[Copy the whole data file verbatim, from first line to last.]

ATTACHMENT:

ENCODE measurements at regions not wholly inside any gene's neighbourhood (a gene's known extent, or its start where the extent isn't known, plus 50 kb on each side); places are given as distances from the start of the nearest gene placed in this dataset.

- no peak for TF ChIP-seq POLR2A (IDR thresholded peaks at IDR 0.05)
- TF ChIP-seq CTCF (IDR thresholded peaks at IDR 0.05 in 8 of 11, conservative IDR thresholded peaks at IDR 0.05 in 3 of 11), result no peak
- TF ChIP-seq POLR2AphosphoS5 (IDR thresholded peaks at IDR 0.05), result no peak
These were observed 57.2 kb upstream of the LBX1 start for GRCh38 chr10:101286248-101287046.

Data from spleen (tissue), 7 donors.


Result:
ENCODE measurements at regions not wholly inside any gene's neighbourhood (a gene's known extent, or its start where the extent isn't known, plus 50 kb on each side); places are given as distances from the start of the nearest gene placed in this dataset.

- no peak for TF ChIP-seq POLR2A (IDR thresholded peaks at IDR 0.05)
- TF ChIP-seq CTCF (IDR thresholded peaks at IDR 0.05 in 8 of 11, conservative IDR thresholded peaks at IDR 0.05 in 3 of 11), result no peak
- TF ChIP-seq POLR2AphosphoS5 (IDR thresholded peaks at IDR 0.05), result no peak
These were observed 57.2 kb upstream of the LBX1 start for GRCh38 chr10:101286248-101287046.

Data from spleen (tissue), 7 donors.